evidence was. Moreover, it left the perception that the Plaintiff was attempting to
obtain a double recovery, even though the law requires subrogation.
Adequacy of Warning Instruction. Plaintiff tendered an adequacy of
warning instruction that was derived from Riddle v. Merck & Co., Inc., 2006 WL
1064070 (S.D.Ill. 2006). The Court declined to give the instruction. Given the
centrality of the warnings’ claim, and the defense position regarding the adequacy of
its so-called “suicide warning,” this instruction could well have made the difference
in the outcome of the case.
Exclusion of Rebuttal Testimony of Robert Valuck, Ph.D. Dr. Valuck
was Wyeth’s expert witness. In his deposition he testified that, according to Table
18 of the FDA’s 2006 analysis, the odds ratio of 2.29 for serious suicidal preparation
for patients in Jeff Giles’ age group was “the most probable estimate.” Valuck
deposition at 53. We offered this testimony in rebuttal. Even though it was clearly
made by a Wyeth agent, specifically retained for this case, the Court excluded it. In
his final argument, Terence Murphy again x’ed out the 2.29 figure as being
“statisticallyinsignificant.” Without this critical testimonyin the record,he got away
/ss/Arnold Anderson (Andy) Vickery
Arnold Anderson (Andy) Vickery
Paul F. Waldner
Rebecca L. Dumas
One Riverway Plaza, Suite 1150
Houston, TX 77056-1920
(Admitted Pro Hac Vice)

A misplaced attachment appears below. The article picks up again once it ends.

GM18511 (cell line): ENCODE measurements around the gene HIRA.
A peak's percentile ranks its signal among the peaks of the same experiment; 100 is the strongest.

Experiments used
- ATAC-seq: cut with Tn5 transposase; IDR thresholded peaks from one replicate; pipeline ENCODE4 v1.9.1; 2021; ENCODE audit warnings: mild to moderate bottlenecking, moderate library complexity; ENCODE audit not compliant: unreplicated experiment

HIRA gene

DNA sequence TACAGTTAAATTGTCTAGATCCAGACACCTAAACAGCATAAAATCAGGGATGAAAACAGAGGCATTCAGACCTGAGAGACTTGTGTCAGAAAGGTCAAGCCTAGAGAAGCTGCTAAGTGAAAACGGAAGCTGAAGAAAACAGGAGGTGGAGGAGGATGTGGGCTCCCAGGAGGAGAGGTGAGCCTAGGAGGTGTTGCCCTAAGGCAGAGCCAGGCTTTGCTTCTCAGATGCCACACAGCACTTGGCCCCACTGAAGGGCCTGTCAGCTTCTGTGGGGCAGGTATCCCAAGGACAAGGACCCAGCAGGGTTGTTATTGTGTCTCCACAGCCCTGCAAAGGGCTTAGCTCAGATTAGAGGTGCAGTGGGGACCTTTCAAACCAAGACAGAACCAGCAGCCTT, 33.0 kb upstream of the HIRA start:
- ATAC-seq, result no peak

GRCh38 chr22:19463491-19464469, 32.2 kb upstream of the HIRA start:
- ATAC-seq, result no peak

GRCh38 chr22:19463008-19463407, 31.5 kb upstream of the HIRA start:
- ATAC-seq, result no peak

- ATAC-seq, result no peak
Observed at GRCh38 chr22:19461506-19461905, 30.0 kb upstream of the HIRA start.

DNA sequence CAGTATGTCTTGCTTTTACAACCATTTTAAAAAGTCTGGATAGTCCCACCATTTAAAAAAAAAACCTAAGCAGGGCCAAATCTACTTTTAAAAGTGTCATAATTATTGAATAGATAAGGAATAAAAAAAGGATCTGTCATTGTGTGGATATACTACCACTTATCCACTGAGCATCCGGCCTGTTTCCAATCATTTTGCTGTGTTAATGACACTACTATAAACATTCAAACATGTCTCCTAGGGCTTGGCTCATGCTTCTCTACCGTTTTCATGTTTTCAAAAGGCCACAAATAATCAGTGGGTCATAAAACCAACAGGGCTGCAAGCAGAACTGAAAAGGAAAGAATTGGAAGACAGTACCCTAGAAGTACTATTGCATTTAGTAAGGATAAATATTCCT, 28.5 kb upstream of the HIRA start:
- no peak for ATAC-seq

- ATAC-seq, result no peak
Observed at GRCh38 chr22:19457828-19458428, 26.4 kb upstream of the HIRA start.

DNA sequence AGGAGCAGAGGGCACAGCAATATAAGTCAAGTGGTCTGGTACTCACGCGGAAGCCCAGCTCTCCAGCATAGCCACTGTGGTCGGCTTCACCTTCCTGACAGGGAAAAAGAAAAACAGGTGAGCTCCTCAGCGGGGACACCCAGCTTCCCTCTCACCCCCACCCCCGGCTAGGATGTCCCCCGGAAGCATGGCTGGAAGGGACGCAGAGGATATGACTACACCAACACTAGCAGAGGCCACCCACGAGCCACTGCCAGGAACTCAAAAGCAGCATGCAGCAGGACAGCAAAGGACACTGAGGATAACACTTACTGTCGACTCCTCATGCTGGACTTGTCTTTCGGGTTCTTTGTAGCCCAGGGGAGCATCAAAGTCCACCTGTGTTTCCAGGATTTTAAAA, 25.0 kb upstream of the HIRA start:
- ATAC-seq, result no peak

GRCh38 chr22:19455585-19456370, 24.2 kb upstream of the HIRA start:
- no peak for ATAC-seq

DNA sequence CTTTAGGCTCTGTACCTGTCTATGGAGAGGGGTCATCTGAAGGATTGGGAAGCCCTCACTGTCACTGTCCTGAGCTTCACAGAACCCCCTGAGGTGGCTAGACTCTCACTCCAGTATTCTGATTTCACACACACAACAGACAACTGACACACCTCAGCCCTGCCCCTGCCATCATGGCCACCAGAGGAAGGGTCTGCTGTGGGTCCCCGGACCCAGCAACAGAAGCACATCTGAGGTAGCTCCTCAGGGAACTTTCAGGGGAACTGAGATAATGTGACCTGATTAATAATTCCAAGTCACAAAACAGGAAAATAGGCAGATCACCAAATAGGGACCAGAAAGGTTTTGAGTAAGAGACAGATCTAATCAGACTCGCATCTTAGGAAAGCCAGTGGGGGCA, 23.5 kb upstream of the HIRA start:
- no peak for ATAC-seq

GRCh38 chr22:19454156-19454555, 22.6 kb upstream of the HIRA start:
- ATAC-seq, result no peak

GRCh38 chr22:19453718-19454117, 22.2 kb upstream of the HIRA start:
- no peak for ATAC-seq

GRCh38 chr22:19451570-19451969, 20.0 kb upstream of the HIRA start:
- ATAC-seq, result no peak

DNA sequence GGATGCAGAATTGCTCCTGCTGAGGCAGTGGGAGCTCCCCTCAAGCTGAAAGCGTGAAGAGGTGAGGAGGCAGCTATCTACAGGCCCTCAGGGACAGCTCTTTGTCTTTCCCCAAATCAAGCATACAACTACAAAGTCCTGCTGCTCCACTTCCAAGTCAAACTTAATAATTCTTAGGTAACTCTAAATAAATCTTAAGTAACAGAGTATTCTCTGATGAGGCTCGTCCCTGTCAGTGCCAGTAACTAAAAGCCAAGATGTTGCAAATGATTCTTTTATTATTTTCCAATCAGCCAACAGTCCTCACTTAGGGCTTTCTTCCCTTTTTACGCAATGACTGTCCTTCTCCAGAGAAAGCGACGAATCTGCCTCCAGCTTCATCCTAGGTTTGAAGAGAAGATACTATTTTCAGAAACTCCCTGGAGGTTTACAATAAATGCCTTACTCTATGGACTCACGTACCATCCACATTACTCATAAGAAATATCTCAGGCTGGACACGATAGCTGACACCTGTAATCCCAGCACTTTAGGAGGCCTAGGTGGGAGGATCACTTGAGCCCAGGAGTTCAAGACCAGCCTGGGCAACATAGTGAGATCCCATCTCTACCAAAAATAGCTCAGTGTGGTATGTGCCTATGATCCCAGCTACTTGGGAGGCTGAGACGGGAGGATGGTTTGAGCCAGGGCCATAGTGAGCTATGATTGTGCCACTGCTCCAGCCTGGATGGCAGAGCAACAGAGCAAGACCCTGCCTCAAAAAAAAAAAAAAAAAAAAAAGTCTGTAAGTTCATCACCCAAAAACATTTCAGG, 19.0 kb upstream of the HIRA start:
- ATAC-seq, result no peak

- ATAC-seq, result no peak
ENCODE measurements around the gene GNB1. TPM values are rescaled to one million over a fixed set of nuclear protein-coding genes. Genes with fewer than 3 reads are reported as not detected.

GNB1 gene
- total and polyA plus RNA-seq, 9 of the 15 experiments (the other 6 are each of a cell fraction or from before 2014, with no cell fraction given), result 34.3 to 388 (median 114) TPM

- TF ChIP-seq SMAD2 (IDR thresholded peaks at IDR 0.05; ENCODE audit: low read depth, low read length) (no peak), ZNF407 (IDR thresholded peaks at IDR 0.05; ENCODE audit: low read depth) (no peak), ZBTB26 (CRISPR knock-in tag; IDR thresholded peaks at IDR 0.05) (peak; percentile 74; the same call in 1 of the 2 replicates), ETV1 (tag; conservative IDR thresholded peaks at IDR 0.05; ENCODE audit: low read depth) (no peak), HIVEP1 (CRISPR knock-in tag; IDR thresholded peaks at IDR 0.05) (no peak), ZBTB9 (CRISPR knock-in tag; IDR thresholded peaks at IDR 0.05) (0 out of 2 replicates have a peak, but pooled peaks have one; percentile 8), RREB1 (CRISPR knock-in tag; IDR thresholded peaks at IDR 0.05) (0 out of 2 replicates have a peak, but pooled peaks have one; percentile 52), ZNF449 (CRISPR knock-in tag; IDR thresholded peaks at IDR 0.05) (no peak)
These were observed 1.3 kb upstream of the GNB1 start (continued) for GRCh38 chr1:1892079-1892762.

Certificate of Service
I certifythat on this 24 dayof July, 2007, Plaintiff’s Motion for NewTrial has
been electronically filed with the Clerk using the CM/ECF system, which will
automatically send email notifications of such filing to the following attorneys of
David S. Rutkowski, Esq.
Robin L. Juni, Esq.
Junius C. McElveen, Jr., Esq.
51 Louisiana Avenue, NW
Washington, DC 20001-2113
Larry E. Hepler, Esq.
Beth A. Bauer, Esq.
W. Jason Rankin, Esq.
Two Mark Twain Plaza, Suite 300
103 West Vandalia Street
Edwardsville, IL 62025-0510
Mark Herrmann, Esq.
David B. Alden, Esq.
901 Lakeside Avenue
Cleveland, OH 44114-1190
Terence M. Murphy, Esq.
2727 North Harwood Street
Dallas, TX 75201-1515
Amber B. Shushan, Esq.
1420 Peachtree St., NE, Suite 800
Atlanta, GA 30309-3053
Stephen W. Stone, Esq.
300 West Main Street
Marion, IL 62959
Mark A. Kochan, Esq.
121 West Cherry
Herrin, IL 62948
/ss/Arnold Anderson (Andy) Vickery
Arnold Anderson (Andy) Vickery